STATE v. OGLETREE

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Superior Court of New Jersey,Appellate Division.

STATE of New Jersey, Plaintiff–Respondent, v. Keenan OGLETREE, Jr., Defendant–Appellant.

Decided: March 20, 2014

Before Judges FISHER, ESPINOSA and O'CONNOR. Joseph E. Krakora, Public Defender, attorney for appellant (James K. Smith, Jr., Assistant Deputy Public Defender, of counsel and on the brief). John J. Hoffman, Acting Attorney General, attorney for respondent (Frank J. Ducoat, Deputy Attorney General, of counsel and on the brief).

The opinion of the court was delivered by

In appealing the judgments of conviction, defendant complains only of the trial judge's denial of 246 days of gap-time credit,1 which represents the time from his incarceration for a violation of probation until his sentence in these matters. The often knotty questions posed by gap-time credit disputes require particular attention to the details of the sentencing history in all related matters. To put those details into perspective, however, we first turn to the statute that authorizes the award of gap-time credit.

N.J.S.A. 2C:44–5(b)(2) directs that “[w]hen a defendant who has previously been sentenced to imprisonment is subsequently sentenced to another term for an offense committed prior to the former sentence, other than an offense committed while in custody,” and notwithstanding whether the judge imposes concurrent or consecutive terms, “the defendant shall be credited with time served in imprisonment on the prior sentence in determining the permissible aggregate length of the term or terms remaining to be served.” In applying the statute here, we first observe that, on May 19, 2006, defendant was sentenced on a drug offense2 to a five-year probationary term conditioned upon his serving 120 days in the county jail in Indictment No. 06–01–0158 (“158”). As a result of a violation of the probationary term, defendant was sentenced, on January 20, 2012, to a three-year prison term.

After the original sentence in 158, but prior to the disposition of defendant's violation of probation (VOP) in that matter, defendant was charged on November 3, 2011, with first-degree racketeering and other offenses in Indictment No. 11–11–0139 (“139”), and on November 30, 2011, with third-degree aggravated assault and other offenses in Indictment No. 11–11–2674 (“2674”). As noted above, on January 20, 2012, while these two indictments were pending, defendant was sentenced to a three-year term of imprisonment for violating the terms of probation contained in the 2006 judgment entered in 158. On September 24, 2012—approximately nine months after the sentence imposed for the VOP in 158—defendant pleaded guilty in 139 to second-degree racketeering, and in 2674 to third-degree aggravated assault; he was sentenced in the former to an eight-year prison term, with a four-year parole bar, and in the latter to a five-year prison term, with a two-year parole bar. These sentences were ordered to run concurrently with each other and with the sentence imposed on the VOP in 158.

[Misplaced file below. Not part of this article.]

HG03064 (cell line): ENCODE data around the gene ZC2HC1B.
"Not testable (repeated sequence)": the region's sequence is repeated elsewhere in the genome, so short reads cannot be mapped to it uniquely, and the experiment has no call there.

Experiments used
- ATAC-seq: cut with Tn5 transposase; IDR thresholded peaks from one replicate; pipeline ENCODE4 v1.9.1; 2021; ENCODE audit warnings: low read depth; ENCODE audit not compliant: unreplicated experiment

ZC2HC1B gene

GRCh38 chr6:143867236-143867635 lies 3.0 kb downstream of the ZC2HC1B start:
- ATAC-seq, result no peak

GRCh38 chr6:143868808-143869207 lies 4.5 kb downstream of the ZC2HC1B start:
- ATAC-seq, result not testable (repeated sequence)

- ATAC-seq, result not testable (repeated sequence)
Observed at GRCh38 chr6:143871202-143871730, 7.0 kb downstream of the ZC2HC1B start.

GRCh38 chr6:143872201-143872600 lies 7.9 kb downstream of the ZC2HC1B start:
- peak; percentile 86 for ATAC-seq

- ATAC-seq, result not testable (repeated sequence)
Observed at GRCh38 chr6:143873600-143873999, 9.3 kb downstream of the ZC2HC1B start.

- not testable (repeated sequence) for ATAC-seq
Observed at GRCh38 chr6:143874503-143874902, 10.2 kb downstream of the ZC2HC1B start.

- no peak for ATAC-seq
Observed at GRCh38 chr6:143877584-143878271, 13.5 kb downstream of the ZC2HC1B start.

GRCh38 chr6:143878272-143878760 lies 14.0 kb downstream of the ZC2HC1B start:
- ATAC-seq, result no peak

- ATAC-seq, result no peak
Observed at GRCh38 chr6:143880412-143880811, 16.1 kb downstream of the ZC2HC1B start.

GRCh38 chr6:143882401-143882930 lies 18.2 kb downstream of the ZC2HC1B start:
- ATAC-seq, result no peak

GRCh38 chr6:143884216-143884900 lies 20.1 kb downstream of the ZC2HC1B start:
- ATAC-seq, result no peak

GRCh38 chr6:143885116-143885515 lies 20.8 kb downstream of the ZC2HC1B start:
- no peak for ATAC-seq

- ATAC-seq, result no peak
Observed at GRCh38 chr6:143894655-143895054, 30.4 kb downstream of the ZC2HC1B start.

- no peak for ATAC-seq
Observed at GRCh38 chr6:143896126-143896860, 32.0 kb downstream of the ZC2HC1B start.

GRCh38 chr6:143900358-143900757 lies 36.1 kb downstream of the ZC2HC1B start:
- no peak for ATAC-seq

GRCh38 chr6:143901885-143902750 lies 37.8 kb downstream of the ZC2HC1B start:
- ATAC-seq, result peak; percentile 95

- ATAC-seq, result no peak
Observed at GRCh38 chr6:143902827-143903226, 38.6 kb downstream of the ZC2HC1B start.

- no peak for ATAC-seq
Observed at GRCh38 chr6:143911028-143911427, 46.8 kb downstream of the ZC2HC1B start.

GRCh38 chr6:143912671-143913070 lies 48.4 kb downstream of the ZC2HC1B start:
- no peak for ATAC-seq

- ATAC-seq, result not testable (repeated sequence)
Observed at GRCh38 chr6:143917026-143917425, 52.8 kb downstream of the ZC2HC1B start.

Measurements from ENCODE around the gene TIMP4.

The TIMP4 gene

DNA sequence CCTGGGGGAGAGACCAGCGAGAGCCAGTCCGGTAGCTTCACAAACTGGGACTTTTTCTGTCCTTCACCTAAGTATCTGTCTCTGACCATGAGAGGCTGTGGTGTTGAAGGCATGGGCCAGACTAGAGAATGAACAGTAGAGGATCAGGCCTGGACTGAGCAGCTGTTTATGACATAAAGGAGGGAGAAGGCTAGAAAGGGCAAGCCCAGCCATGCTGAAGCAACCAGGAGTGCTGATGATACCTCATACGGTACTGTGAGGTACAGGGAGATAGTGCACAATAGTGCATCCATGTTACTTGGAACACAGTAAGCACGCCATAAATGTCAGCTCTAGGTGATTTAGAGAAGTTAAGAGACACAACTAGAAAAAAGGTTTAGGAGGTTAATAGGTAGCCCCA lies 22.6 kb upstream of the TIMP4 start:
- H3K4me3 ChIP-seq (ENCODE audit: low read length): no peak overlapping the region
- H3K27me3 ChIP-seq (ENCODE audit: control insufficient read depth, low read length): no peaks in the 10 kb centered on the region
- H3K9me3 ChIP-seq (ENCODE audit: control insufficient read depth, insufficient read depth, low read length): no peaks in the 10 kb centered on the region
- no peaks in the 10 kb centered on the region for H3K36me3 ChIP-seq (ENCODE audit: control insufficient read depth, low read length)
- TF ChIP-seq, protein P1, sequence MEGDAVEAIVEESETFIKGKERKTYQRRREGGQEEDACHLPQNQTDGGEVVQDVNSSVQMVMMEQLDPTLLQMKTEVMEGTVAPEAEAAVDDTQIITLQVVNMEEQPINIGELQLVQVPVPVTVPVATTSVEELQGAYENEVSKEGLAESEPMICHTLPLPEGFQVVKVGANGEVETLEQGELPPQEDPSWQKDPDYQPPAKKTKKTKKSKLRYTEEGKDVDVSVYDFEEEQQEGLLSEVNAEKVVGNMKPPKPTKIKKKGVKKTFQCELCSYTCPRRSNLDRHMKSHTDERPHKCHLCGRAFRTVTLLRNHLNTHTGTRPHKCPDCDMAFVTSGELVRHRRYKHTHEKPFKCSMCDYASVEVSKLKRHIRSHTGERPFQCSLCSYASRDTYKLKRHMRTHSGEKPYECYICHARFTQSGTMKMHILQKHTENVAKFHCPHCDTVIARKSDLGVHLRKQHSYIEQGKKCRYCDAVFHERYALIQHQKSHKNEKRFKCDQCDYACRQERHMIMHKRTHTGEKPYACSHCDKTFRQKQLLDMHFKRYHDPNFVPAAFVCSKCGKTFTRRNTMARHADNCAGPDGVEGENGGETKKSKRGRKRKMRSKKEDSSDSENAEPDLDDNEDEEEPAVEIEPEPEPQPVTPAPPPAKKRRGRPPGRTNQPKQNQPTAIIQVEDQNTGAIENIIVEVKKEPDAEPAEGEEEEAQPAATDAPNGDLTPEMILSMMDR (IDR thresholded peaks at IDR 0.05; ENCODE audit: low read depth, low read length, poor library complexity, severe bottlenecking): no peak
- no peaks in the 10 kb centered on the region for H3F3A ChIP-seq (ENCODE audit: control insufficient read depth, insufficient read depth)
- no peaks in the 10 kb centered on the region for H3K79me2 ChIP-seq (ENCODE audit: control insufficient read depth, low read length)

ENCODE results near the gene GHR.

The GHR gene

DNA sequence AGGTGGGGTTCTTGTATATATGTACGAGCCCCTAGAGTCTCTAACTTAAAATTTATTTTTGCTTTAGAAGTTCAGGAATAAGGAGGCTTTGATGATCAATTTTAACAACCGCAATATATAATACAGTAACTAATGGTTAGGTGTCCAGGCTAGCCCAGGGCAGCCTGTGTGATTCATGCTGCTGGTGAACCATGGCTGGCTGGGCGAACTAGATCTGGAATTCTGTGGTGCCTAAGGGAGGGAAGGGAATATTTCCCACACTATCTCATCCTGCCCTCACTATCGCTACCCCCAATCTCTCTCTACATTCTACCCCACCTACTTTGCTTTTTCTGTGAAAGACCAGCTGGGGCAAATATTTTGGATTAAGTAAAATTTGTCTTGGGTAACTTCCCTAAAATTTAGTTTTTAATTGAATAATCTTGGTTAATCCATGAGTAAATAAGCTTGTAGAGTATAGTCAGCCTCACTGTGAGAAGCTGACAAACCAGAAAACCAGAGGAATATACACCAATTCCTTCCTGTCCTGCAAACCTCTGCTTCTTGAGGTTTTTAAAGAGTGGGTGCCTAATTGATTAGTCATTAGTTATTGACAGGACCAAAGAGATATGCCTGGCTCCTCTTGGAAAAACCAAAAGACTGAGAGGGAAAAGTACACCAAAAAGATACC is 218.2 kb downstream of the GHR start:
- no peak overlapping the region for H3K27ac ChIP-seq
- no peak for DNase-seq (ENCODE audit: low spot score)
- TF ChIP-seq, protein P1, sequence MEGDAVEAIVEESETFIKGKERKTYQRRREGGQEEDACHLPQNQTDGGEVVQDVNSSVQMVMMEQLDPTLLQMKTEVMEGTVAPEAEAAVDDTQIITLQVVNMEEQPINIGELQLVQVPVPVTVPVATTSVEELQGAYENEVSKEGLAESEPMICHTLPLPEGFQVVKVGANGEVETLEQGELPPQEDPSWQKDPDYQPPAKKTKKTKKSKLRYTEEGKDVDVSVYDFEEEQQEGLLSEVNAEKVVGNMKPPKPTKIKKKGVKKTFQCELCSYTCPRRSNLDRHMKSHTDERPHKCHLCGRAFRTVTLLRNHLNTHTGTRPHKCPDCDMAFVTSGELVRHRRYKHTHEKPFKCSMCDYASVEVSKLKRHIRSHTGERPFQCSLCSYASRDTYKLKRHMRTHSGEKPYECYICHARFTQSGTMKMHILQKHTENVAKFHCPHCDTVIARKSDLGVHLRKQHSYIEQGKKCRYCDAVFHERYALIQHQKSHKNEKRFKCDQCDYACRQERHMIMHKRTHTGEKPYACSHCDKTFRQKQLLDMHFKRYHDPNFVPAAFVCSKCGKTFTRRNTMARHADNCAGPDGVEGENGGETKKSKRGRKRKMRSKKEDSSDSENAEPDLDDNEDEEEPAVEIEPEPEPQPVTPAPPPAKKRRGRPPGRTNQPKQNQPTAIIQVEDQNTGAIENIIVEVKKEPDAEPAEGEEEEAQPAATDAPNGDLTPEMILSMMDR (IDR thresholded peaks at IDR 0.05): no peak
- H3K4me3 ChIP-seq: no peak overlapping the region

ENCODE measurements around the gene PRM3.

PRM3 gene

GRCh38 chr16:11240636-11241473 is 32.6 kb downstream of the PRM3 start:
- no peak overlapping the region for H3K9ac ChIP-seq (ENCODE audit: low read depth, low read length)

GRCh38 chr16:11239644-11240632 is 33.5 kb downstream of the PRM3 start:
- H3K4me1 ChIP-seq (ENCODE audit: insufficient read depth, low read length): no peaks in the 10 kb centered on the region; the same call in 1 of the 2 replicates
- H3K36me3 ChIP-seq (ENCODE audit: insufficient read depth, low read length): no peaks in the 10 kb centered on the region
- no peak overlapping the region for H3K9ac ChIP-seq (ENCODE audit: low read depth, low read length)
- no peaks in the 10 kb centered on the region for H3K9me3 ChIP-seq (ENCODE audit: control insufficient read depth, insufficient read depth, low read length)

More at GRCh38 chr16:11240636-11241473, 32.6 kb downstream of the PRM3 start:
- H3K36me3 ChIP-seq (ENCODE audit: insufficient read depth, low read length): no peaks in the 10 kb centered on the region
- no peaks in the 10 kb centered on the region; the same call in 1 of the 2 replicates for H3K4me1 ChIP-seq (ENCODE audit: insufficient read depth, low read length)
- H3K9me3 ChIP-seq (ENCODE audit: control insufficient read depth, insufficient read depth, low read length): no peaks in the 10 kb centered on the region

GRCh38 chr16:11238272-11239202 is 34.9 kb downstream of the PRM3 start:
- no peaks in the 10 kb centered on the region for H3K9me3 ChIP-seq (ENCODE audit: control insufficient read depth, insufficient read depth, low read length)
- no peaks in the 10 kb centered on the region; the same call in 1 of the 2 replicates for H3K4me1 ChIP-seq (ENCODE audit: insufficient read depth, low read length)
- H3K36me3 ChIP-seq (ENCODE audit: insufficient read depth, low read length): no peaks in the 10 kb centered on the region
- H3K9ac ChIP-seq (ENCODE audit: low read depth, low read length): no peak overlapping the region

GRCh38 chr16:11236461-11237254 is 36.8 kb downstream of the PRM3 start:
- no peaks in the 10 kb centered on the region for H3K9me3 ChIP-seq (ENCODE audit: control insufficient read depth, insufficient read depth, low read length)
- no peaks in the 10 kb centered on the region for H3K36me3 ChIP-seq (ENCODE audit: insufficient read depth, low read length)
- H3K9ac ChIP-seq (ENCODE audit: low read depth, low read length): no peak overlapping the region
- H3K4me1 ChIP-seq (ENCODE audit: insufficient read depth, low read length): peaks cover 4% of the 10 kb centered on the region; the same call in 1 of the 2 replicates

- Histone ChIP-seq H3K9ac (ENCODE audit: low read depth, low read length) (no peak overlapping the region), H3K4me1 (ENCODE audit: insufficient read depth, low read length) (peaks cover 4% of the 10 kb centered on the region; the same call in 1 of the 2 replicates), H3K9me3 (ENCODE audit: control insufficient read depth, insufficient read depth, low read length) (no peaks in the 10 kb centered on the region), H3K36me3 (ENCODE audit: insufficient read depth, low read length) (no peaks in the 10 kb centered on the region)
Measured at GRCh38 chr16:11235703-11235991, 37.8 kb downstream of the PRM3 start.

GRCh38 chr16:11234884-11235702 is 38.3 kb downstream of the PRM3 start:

Defendant argues that the trial judge erred in refusing to award gap-time credit for the period of time from January 20, 2012 (when the term of imprisonment was imposed in 158) through September 23, 2012 (the day before he was sentenced to terms of imprisonment in 139 and 2674).

The Supreme Court has explained that the gap-time credit permitted by N.J.S.A. 2C:44–5(b) “awards a defendant who is given two separate sentences on two different dates credit toward the second sentence for the time spent in custody since he or she began serving the first sentence.” State v. Hernandez, 208 N.J. 24, 38 (2011). The Supreme Court has determined that the law's primary purpose “is to avoid the manipulation of trial dates to the disadvantage of defendants,” Booker v. N.J. State Parole Bd., 136 N.J. 257, 260 (1994); see also Hernandez, supra, 208 N.J. at 38; State v. Carreker, 172 N.J. 100, 105 (2002), and to “counteract any dilatory tactics of the prosecutor” in pursuing a conviction for another offense once a defendant has been sentenced on an earlier offense, State v. Hall, 206 N.J.Super. 547, 550 (App.Div.1985); see also Hernandez, supra, 208 N.J. at 38; Carreker, supra, 172 N.J. at 105. The Supreme Court has also recognized that “gap-time credits are appropriate even in the absence of evidence of intentional prosecutorial delay.” Hernandez, supra, 208 N.J. at 38.